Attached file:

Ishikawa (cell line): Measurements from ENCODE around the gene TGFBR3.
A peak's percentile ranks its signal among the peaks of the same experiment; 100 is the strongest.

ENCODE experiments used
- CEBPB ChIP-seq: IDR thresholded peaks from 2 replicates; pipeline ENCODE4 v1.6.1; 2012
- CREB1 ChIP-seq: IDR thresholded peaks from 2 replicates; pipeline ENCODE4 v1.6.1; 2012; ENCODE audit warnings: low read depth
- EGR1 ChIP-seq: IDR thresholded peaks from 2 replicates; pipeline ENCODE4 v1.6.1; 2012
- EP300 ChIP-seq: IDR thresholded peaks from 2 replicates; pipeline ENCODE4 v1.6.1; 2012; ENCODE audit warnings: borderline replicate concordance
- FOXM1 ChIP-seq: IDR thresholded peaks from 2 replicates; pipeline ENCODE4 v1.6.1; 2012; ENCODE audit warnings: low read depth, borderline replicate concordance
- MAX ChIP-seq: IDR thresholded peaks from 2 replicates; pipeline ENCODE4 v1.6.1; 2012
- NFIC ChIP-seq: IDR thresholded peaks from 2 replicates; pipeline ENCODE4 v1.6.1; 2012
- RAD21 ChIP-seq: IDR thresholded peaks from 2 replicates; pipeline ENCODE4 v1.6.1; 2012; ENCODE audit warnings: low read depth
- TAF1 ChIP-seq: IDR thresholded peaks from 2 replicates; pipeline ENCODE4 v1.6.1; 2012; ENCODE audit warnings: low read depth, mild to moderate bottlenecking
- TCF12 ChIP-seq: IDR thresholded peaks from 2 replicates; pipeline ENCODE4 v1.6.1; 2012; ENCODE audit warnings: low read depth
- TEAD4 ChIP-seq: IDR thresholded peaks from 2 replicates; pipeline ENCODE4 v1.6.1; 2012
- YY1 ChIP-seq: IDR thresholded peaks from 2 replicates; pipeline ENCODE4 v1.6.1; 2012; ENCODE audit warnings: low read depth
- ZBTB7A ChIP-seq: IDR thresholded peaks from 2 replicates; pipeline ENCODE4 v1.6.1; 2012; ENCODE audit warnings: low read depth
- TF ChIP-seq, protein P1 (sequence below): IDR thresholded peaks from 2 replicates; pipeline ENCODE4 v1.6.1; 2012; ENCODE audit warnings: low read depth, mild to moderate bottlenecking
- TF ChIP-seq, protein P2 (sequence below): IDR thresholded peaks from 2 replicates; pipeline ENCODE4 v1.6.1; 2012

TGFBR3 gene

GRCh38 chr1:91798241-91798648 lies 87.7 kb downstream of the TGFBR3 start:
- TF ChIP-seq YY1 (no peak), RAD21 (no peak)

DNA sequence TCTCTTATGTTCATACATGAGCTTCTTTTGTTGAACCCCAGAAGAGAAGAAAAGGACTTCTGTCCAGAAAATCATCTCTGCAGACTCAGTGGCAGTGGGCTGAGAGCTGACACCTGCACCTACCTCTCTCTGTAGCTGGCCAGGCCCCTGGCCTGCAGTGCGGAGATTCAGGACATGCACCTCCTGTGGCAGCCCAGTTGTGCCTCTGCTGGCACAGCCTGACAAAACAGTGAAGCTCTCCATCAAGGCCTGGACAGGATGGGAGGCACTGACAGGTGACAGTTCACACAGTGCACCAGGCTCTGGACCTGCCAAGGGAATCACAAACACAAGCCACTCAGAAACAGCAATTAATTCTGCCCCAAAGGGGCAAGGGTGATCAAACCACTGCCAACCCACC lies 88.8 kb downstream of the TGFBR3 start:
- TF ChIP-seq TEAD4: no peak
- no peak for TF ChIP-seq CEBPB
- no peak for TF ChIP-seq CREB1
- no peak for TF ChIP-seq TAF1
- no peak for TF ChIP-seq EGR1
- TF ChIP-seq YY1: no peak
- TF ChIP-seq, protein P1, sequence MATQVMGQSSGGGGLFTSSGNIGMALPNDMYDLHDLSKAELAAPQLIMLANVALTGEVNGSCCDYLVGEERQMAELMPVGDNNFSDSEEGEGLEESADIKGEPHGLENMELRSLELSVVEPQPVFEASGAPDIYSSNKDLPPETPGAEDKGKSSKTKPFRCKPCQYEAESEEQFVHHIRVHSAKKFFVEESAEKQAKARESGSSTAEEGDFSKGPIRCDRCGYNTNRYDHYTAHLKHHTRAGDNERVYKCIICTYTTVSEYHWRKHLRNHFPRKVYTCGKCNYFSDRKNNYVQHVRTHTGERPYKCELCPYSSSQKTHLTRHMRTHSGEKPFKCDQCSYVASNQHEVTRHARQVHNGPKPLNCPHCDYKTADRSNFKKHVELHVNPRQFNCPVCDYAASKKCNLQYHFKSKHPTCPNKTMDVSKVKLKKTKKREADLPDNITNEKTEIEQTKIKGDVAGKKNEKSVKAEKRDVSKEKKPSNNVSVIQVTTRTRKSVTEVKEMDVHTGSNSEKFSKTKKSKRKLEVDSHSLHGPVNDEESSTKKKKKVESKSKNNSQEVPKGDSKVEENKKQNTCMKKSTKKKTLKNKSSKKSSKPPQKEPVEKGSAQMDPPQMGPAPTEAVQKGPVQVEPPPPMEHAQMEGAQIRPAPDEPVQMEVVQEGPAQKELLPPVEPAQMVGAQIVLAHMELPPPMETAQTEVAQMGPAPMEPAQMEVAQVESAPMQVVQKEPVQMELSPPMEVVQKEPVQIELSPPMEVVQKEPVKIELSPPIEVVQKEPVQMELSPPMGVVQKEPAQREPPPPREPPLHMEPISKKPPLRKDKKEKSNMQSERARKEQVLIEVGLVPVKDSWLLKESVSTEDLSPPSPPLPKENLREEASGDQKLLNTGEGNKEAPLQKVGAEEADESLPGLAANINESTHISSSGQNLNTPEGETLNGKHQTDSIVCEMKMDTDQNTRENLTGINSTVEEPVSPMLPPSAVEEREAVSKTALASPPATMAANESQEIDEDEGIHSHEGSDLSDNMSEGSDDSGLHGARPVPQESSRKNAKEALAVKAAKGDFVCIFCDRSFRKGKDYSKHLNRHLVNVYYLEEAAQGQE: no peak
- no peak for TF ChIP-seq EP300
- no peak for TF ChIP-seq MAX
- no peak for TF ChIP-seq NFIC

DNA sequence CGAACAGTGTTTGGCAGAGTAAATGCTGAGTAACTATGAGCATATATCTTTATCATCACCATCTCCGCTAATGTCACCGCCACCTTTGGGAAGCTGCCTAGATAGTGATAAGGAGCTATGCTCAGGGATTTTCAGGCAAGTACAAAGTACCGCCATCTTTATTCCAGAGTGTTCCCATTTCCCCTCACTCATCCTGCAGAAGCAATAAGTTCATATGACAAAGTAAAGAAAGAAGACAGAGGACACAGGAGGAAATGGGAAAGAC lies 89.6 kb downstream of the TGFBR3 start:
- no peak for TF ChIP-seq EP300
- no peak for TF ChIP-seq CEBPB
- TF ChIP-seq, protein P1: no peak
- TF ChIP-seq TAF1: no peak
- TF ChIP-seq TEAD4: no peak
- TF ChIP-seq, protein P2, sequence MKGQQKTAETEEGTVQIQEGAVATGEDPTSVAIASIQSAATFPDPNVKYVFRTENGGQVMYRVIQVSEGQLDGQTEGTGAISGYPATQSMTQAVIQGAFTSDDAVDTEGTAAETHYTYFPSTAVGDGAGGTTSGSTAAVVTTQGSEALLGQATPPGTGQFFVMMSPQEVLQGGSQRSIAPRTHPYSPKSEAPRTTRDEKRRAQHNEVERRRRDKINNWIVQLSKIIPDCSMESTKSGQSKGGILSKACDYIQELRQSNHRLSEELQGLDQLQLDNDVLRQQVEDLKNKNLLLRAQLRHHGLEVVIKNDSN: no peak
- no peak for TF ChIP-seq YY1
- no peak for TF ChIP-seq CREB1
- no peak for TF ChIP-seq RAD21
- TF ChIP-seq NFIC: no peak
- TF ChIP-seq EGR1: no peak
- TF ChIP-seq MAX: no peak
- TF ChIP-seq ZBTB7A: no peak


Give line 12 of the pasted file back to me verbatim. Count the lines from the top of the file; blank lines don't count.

- TAF1 ChIP-seq: IDR thresholded peaks from 2 replicates; pipeline ENCODE4 v1.6.1; 2012; ENCODE audit warnings: low read depth, mild to moderate bottlenecking